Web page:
0
$\begingroup$

I am confused about something related to Hahn-Banach. According to my book, one corollary of H-B is that for $X$ a real or complex normed space, there exists $f \in X'$ such that $\|f\| = 1$ and $f(x) = \|x\|$.

But, is $f$ then linear? Because for the norm we have $f(\alpha x) = \|\alpha x\| = |\alpha|\|x\|$, and $f(x+y) = \|x+y\| \leq \|x\| + \|y\|$, how can this give linearity? Since $X' = B(X,\mathbb{F}) \subseteq L(X,\mathbb{F})$, $f$ should be linear right?

$\endgroup$
2
$\begingroup$

It is not the case that $f(x)=\|x\|$ for every $x\in X$. The corollary goes like this: Given a particular $x_0\in X$, there exists $f\in X'$ such that $\|f\|=1 $ and $f(x_0)=\|x_0\|$.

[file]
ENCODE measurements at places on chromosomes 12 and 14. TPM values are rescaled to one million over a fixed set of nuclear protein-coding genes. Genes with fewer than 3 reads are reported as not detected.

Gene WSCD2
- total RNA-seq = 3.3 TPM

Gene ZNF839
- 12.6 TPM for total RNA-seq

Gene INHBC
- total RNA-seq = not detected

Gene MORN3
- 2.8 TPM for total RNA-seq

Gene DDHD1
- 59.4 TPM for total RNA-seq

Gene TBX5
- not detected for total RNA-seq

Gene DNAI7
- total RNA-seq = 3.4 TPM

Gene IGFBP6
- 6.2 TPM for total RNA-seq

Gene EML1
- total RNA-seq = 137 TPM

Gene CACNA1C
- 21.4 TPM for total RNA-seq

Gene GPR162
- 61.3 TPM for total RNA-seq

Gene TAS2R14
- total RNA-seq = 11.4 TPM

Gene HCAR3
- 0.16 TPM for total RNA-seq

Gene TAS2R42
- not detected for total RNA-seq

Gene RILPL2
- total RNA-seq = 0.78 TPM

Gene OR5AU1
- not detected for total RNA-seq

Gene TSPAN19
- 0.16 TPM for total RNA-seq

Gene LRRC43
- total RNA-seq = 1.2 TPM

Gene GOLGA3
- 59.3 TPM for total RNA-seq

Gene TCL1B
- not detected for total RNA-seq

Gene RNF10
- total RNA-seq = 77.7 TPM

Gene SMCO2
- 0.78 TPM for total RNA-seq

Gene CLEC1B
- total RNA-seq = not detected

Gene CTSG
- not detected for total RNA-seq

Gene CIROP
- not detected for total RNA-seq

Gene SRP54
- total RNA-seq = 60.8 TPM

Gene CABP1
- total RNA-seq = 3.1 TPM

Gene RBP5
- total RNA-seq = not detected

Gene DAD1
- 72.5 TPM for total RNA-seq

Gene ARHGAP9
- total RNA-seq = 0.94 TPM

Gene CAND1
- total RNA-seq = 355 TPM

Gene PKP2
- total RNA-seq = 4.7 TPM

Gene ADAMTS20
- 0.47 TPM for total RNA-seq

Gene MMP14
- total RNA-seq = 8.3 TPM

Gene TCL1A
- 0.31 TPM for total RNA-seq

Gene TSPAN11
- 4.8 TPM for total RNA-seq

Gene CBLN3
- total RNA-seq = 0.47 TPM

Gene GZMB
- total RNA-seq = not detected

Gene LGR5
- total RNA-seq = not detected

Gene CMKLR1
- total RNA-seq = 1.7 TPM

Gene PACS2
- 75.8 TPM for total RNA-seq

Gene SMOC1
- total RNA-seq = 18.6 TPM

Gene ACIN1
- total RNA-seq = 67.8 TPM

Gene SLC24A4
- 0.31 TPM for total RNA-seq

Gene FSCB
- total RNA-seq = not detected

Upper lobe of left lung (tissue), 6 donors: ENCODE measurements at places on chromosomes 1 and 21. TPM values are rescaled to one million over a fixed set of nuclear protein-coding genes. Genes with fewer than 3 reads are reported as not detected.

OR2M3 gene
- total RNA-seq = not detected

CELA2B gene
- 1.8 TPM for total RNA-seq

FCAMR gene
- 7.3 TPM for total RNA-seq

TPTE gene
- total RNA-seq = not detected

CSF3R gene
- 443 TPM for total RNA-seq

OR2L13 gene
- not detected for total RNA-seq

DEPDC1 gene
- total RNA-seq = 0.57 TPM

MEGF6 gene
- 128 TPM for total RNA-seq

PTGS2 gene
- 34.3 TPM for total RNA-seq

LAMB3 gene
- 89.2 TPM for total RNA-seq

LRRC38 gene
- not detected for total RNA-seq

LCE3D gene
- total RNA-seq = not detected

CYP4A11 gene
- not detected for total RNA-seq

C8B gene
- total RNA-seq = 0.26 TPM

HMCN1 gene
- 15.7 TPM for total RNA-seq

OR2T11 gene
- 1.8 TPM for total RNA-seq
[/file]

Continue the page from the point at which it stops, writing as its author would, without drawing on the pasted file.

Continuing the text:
$\endgroup$
  • $\begingroup$ Indeed! So this is no problem for linearity right? $\endgroup$ – Sigurd Apr 15 at 12:26
  • $\begingroup$ Excatly. No problem at all. $\endgroup$ – uniquesolution Apr 15 at 12:26
  • $\begingroup$ Thanks for the clarification, I already thought it was something small I overlooked but that's cleared up now $\endgroup$ – Sigurd Apr 15 at 12:27
2
$\begingroup$

The equation $f(x)=\|x\|$ holds for a particular $x$, not for all $x$. $f$ itself depends on the given vector $f$.

$\endgroup$

Your Answer

By clicking “Post Your Answer”, you agree to our terms of service, privacy policy and cookie policy

Not the answer you're looking for? Browse other questions tagged or ask your own question.